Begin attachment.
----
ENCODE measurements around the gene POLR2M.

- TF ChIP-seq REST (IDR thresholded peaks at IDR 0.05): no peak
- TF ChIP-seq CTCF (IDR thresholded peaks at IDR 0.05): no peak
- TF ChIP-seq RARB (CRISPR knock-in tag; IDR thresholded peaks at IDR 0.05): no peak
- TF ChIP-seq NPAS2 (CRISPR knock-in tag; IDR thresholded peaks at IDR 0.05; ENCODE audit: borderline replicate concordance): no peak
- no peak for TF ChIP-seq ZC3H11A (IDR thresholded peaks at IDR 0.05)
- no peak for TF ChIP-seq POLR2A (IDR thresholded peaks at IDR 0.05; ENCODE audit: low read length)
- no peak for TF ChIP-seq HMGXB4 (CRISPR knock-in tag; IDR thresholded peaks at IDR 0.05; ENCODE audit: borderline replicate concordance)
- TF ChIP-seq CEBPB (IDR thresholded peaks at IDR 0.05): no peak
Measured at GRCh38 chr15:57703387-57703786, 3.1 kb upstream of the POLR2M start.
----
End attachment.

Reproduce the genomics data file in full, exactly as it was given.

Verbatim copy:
ENCODE measurements around the gene POLR2M.

- TF ChIP-seq REST (IDR thresholded peaks at IDR 0.05): no peak
- TF ChIP-seq CTCF (IDR thresholded peaks at IDR 0.05): no peak
- TF ChIP-seq RARB (CRISPR knock-in tag; IDR thresholded peaks at IDR 0.05): no peak
- TF ChIP-seq NPAS2 (CRISPR knock-in tag; IDR thresholded peaks at IDR 0.05; ENCODE audit: borderline replicate concordance): no peak
- no peak for TF ChIP-seq ZC3H11A (IDR thresholded peaks at IDR 0.05)
- no peak for TF ChIP-seq POLR2A (IDR thresholded peaks at IDR 0.05; ENCODE audit: low read length)
- no peak for TF ChIP-seq HMGXB4 (CRISPR knock-in tag; IDR thresholded peaks at IDR 0.05; ENCODE audit: borderline replicate concordance)
- TF ChIP-seq CEBPB (IDR thresholded peaks at IDR 0.05): no peak
Measured at GRCh38 chr15:57703387-57703786, 3.1 kb upstream of the POLR2M start.